Crime | August 27, 2017 5:00 am

Does the Michelle Carter Case Prove That Words Can Kill?

Woman recently sentenced to 15 months for encouraging boyfriend's suicide.

Michelle Carter
Michelle Carter and her attorney Joseph Cataldo stand to hear Judge Lawrence Moniz announce his verdict on Friday, June 16, 2017, in Bristol Juvenile Court in Taunton, Mass. Carter was found guilty of involuntary manslaughter in the suicide of Conrad Roy III. (Glenn Silva/Fairhaven Neighborhood News, Pool)

On August 3, Michelle Carter was sentenced to 15 months in prison when she was found guilty of homicide for a series of calls and texts deemed to have fueled her boyfriend’s suicide.

A new profile in Esquire looks into Carter’s life, as well as the downward spiral of her boyfriend, Conrad Roy III. Carter came from a small suburb of Massachusetts called Plainville. People who knew her before Roy’s death said her defining characteristic was “cheery relentlessness,” but she kept to herself outside of school.

Carter and Roy met when Carter was 15, down in Naples, Florida, while they were both visiting family members. They started opening up to each other, Roy about his suicide attempts, Carter about her eating disorder.

Roy had a tense relationship with his father. In the winter of 2014, he was suspended from school when he was accused of fighting. The couple once texted about being Romeo and Juliet, but Carter wrote back:

“WE ARE NOT DYING. That’s not funny. I thought you were trying to be romantic.”

But then, she started to text him tips about suicide, like how a gunshot to the head had a 99 percent chance of working, while hanging had an 89 percent chance.

“You better not be bullsh-tting me and saying you’re gonna do this and then purposely get caught,” Michelle said texted him, according to Variety. 

On July 12, Roy pulled his truck into the lot behind Kmart. Phone records show that he spoke to Carter on the phone twice. He was later found dead from carbon monoxide poisoning.

A few months after her boyfriend’s death, Carter was approached by detectives who had reviewed Roy’s phone records and saw that she had talked to him the night of his death. After she turned over her phone and laptop, the text messages recovered by the state filled 317 pages — even though the couple saw each other no more than five times.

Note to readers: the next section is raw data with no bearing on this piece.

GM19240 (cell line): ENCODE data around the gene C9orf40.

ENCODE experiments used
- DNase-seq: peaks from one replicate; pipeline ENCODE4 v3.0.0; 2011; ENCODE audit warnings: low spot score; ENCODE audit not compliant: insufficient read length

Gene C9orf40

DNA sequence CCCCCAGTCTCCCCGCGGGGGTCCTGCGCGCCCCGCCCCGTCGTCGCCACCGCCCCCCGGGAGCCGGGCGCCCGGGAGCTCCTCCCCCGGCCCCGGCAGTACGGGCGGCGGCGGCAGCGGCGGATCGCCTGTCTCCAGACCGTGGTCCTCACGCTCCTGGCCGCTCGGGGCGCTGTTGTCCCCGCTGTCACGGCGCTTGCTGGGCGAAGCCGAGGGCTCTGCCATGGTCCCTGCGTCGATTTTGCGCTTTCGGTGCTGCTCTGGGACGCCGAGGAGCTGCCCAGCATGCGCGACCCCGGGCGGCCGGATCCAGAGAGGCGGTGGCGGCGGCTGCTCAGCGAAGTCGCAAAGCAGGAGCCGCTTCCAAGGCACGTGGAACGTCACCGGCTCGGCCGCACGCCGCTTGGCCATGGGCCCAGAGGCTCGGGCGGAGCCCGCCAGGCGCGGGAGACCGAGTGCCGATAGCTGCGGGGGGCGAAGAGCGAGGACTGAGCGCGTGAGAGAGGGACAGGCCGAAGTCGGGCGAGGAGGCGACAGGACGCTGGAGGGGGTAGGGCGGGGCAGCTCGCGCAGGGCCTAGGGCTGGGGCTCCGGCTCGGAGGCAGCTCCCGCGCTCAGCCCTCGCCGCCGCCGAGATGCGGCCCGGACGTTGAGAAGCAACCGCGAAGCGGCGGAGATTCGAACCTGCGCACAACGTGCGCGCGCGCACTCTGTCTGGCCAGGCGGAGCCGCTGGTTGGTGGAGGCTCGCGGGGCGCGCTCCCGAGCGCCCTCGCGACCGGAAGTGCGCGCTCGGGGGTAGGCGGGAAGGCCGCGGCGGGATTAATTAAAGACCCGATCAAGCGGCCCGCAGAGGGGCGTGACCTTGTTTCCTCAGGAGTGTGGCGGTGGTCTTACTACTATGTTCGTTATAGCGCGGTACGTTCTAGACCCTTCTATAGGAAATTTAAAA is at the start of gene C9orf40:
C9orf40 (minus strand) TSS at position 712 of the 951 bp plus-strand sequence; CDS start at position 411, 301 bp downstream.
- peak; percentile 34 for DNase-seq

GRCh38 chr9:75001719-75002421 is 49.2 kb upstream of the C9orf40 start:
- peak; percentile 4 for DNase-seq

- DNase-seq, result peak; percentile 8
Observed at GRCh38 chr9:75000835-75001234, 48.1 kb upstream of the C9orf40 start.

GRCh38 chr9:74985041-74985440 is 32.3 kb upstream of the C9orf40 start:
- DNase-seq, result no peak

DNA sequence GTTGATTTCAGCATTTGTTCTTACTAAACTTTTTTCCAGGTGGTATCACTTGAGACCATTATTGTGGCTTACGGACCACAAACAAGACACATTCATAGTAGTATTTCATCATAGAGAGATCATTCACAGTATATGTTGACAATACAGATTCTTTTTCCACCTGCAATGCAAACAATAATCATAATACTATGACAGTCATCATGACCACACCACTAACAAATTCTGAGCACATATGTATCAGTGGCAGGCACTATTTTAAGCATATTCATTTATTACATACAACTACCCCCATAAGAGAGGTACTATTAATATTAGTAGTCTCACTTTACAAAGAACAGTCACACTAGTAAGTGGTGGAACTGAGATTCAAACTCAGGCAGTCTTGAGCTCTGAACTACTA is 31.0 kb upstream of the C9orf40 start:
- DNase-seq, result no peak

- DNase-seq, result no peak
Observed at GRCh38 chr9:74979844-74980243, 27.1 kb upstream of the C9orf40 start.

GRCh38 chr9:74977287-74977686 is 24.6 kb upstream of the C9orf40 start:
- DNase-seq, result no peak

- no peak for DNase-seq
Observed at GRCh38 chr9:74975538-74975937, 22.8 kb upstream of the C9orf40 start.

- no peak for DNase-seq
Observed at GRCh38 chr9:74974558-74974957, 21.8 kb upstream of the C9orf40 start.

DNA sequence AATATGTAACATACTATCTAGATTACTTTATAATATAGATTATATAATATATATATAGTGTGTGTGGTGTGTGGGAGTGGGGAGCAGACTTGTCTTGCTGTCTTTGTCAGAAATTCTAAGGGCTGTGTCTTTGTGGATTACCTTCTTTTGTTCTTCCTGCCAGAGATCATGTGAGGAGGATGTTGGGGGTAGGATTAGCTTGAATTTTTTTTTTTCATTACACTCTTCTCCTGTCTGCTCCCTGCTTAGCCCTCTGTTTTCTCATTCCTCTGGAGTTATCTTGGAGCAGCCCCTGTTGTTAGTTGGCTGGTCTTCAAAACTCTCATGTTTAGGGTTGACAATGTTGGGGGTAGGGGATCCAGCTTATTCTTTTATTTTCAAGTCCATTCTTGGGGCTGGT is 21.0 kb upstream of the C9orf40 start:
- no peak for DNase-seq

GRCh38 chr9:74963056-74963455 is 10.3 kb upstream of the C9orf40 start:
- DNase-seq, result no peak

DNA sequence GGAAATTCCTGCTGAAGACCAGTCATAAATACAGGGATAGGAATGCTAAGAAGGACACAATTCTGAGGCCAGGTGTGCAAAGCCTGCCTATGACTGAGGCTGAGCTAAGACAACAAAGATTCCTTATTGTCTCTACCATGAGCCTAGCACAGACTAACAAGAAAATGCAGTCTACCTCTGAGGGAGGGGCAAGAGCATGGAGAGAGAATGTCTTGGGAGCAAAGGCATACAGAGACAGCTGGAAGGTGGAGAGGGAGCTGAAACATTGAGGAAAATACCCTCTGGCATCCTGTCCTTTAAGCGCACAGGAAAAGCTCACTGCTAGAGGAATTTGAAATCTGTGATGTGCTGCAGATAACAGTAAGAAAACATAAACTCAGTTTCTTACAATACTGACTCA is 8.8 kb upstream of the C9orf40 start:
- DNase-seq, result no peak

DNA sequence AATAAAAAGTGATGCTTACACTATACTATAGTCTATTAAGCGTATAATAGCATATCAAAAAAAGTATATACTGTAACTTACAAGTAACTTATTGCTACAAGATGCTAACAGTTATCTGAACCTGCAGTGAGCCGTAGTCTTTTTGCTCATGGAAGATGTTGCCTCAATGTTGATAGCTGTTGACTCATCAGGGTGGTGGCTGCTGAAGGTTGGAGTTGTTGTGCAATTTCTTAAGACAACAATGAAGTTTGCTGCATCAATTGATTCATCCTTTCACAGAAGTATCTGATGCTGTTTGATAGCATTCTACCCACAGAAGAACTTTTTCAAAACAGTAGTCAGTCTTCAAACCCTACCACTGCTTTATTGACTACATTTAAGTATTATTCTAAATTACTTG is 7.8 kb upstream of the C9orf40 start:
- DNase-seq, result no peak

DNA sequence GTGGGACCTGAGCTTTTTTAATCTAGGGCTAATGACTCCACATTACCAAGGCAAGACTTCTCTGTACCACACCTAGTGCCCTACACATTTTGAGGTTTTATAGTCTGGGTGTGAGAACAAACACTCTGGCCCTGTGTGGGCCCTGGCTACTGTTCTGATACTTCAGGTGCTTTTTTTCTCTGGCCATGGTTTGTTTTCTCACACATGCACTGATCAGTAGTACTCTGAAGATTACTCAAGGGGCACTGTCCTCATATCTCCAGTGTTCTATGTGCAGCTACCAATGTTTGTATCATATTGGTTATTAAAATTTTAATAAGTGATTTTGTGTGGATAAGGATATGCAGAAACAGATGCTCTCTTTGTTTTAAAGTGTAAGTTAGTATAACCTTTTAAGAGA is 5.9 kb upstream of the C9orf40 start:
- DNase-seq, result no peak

The texts include several from the day he killed himself. Roy texted Carter that he promised he was going to do it today, and Carter responded: “You can’t break a promise. Go in a quiet parking lot.”

The prosecutors describe Carter as a “lonely, calculating girl who killed an ambivalent boy to win the attention of her peers.” Assistant district attorney Katie Rayburn says that Roy’s phone was recovered from his car, out of battery. That means he likely died during the second call to Carter.

Roy had been dead for 12 hours when Carter texted him “Did you do something??! Conrad I love you so much please tell me this is a joke. I’m so sorry I didn’t think you were being serious. I need you please answer me. I’m gonna get you help and you’re gonna get better we will make it thru this.”

But two days later Carter messaged her friend a different version of the story: “I was talking to him while he killed himself, I heard him cry in pain. I should of known I should of did something.”

The detective on the case, David Carter, wrote submitted a note to the court about Carter’s mental health. “I am convinced the medication she was taking affected her mental state which made it difficult for her to distinguish between right and wrong,” he wrote.

In total Carter called Roy’s number 28 times after he died at 7:58 pm, according to the Esquire profile.

“No matter how hard I tried, I could not fit these calls into any premeditated plan,” journalist Jesse Barron writes. “They seemed desperate. They seemed frantic and last-ditch, like the lunge after a vessel that has come unmoored.”